Have you ever dreamed of learning a language but never had the opportunity? Perhaps your last language-learning experience was a very long time ago but you’ve always wanted to reignite your love of languages. Knowing where to start and how to study in order to achieve your language-learning goals can often seem like an insurmountable challenge. With this in mind, we have developed a list of 7 top tips to help you start learning any language from scratch. Whether you’re learning with our materials or not, the tips we’ve listed below should help you get started. Good luck!
1. Find your favourite method
There are thousands of resources available to help you learn a language, from textbooks and to language exchanges, to textbooks and our series of podcasts. Sometimes, the sheer number of different resources that are out there can be quite overwhelming, as it’s impossible to try out everything before getting started. While many people prefer taking face-to-face classes, others work better at home using resources which guide their learning in a certain direction. This allows people to soak up information, without having to worry about what to learn next. Once you’ve decided which method works for you, the fun part can start: you’ll need plenty of colourful pens and notebooks to practice your writing skills and learn your vocabulary.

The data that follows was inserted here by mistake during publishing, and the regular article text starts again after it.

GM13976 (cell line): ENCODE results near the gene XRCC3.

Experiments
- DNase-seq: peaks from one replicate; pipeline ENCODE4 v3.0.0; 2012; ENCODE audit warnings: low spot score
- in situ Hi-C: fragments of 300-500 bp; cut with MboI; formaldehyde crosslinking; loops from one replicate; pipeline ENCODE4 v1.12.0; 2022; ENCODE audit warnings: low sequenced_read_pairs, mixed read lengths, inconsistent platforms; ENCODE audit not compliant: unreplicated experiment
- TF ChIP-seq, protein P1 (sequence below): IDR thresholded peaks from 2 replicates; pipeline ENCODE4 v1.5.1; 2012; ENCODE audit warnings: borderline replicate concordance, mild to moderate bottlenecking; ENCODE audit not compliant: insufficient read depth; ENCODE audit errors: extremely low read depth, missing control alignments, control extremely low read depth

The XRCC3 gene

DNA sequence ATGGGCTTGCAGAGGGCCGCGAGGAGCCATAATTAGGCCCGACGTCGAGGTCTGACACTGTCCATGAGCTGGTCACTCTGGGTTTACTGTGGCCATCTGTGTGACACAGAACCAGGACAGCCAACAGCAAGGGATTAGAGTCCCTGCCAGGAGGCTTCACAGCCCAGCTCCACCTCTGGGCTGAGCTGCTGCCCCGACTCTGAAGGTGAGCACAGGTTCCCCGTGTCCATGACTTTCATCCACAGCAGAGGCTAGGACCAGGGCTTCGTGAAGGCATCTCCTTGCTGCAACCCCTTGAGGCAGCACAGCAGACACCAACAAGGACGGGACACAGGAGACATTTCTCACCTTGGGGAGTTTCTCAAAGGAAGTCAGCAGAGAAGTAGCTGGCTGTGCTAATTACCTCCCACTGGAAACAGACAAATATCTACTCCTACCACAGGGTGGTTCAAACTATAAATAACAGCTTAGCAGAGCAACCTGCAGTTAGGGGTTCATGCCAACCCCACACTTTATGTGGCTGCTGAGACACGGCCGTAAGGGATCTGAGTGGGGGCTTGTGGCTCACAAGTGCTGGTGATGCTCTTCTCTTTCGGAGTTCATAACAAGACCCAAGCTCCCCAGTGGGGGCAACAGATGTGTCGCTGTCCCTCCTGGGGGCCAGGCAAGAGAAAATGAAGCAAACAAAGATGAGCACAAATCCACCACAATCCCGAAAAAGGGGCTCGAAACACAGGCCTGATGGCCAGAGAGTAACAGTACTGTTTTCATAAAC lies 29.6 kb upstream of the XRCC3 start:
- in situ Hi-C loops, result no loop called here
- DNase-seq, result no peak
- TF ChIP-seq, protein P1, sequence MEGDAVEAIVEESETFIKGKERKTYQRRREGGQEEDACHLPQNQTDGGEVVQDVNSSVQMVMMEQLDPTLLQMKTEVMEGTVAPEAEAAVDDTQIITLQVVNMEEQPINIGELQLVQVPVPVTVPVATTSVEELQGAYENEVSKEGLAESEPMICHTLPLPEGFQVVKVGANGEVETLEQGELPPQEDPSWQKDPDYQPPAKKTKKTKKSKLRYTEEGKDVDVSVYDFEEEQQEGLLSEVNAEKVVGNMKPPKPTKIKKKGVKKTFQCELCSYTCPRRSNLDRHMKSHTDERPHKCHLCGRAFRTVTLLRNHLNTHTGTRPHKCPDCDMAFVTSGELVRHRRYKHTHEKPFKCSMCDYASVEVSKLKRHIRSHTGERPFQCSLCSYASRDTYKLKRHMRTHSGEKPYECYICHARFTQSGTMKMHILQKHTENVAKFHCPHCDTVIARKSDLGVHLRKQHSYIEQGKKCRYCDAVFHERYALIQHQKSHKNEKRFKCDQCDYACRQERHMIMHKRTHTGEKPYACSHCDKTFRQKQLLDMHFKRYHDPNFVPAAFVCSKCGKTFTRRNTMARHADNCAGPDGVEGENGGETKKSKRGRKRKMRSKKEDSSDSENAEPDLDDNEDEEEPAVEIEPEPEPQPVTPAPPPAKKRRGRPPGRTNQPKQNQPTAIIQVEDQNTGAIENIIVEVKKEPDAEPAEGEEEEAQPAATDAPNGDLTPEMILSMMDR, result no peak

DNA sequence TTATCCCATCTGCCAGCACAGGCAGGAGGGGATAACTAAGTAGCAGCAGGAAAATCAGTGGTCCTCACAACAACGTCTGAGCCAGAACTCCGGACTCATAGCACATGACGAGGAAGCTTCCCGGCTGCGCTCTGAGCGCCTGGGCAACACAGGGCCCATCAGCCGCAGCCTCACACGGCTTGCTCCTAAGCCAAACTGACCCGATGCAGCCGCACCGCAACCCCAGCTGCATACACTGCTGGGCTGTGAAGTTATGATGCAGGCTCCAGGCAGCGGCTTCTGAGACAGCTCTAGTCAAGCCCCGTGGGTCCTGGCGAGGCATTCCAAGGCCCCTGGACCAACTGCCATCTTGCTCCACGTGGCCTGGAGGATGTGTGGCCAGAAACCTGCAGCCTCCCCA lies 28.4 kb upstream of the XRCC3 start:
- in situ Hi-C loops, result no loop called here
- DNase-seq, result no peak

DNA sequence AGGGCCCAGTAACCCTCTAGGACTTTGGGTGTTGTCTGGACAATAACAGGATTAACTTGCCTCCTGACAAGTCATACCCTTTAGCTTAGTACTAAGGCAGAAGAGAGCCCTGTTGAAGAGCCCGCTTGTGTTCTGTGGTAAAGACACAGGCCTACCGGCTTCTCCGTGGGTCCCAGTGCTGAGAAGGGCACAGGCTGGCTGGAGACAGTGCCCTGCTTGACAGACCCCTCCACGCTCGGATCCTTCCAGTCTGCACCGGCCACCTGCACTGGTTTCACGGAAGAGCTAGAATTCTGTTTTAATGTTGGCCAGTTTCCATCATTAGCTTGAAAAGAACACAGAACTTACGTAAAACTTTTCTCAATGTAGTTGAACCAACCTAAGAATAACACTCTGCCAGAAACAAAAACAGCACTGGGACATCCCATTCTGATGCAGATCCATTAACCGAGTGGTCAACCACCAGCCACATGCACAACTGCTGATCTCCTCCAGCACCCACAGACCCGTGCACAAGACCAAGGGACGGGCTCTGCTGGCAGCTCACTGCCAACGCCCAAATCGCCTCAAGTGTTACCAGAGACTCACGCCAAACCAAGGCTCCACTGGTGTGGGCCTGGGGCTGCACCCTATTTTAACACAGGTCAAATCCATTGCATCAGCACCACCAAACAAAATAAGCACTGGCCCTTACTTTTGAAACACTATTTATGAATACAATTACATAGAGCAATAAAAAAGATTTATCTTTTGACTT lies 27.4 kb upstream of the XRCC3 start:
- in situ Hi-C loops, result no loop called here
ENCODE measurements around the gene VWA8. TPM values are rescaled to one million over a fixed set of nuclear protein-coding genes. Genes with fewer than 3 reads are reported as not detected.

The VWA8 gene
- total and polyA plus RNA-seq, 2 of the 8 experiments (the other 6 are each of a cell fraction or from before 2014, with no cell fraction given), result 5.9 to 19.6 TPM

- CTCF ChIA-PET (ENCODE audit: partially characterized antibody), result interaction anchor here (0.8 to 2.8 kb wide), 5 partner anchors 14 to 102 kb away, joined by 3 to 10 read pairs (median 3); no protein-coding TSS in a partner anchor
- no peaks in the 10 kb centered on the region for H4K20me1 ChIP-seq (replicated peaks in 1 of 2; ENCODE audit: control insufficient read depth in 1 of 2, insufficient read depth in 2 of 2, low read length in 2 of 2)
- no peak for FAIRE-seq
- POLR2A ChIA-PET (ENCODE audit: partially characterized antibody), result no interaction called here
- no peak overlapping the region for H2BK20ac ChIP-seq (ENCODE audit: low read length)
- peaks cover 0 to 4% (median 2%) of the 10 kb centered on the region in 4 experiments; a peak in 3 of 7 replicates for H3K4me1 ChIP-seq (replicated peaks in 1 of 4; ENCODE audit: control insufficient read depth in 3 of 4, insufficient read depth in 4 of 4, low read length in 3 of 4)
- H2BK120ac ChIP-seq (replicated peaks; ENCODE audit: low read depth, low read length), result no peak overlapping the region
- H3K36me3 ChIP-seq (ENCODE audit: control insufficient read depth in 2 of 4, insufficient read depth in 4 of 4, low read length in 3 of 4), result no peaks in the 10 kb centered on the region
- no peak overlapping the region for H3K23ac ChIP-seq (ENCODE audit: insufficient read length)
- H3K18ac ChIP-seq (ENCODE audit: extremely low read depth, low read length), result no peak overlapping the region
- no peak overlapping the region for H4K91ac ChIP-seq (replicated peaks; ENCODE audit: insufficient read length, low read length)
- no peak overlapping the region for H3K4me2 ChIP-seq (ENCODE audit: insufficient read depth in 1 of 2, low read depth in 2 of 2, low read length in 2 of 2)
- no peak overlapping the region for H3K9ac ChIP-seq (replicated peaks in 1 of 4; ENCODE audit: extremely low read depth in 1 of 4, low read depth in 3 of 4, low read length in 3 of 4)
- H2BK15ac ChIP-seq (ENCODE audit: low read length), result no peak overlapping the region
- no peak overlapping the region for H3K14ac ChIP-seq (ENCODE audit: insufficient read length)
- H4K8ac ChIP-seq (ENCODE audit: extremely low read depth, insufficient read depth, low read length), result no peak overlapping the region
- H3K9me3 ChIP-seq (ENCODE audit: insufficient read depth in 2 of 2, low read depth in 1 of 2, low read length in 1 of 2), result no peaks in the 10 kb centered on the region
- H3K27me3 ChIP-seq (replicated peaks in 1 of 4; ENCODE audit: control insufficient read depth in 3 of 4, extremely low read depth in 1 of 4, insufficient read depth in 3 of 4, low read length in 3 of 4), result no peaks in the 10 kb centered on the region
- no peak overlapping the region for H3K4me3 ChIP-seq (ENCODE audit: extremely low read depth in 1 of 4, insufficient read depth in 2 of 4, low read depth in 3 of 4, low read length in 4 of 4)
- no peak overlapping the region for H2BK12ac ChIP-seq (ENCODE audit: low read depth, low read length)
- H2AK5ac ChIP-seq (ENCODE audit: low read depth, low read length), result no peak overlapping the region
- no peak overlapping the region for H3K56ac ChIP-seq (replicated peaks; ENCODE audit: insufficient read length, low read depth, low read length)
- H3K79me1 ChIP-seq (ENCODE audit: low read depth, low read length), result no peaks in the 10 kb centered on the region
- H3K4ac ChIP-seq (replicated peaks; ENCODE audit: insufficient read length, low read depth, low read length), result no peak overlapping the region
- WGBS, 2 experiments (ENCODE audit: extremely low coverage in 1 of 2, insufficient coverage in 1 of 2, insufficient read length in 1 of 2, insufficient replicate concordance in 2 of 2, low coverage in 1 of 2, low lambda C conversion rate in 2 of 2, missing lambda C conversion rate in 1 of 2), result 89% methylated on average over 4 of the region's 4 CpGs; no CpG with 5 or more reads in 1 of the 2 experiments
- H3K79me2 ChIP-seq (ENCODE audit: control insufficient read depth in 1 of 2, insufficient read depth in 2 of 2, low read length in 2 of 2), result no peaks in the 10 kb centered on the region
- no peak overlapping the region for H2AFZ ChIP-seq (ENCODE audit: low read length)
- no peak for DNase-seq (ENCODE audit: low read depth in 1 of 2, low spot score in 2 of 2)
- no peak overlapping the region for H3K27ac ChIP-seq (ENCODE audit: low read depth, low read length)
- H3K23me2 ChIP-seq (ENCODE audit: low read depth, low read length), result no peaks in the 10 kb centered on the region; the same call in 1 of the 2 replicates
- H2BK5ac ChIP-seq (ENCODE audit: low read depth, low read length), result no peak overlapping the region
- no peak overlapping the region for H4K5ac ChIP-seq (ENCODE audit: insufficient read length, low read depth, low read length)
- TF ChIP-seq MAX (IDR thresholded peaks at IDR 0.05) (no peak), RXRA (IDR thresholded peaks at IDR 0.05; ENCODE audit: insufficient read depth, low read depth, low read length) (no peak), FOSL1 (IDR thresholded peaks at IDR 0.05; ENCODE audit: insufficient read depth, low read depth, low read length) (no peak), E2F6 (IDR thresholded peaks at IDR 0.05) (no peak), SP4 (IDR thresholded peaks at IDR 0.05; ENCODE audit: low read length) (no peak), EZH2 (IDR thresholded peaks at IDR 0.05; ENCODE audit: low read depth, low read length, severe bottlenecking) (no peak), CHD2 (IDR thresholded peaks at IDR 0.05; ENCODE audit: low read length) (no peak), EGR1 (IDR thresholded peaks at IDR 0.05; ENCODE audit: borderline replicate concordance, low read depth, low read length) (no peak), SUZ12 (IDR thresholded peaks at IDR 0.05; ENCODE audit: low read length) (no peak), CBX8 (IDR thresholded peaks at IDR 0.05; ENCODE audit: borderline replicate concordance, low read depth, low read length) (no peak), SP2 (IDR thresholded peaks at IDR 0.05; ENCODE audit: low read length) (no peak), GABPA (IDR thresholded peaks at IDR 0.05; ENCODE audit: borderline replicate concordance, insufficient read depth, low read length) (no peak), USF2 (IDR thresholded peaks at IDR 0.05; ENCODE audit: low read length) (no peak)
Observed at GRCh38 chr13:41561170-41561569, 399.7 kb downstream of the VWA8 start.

2. Understand the language-learning lingo
Most people first come across terms like nouns, verbs, adjectives, and adverbs when they’re learning English as a small child. Although they don’t tend to come up in everyday speech, these terms are at the very foundation of learning a second language. Even though everyone has heard of these words before, it’s a good idea to have a look over their meanings before tackling a second language: